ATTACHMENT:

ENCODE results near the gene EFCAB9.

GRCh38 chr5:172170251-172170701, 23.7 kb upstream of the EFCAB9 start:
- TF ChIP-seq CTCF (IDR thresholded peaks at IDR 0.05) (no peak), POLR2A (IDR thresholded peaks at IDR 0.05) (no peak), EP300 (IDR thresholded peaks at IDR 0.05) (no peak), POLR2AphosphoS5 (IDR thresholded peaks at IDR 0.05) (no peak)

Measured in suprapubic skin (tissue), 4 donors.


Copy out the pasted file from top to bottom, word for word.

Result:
ENCODE results near the gene EFCAB9.

GRCh38 chr5:172170251-172170701, 23.7 kb upstream of the EFCAB9 start:
- TF ChIP-seq CTCF (IDR thresholded peaks at IDR 0.05) (no peak), POLR2A (IDR thresholded peaks at IDR 0.05) (no peak), EP300 (IDR thresholded peaks at IDR 0.05) (no peak), POLR2AphosphoS5 (IDR thresholded peaks at IDR 0.05) (no peak)

Measured in suprapubic skin (tissue), 4 donors.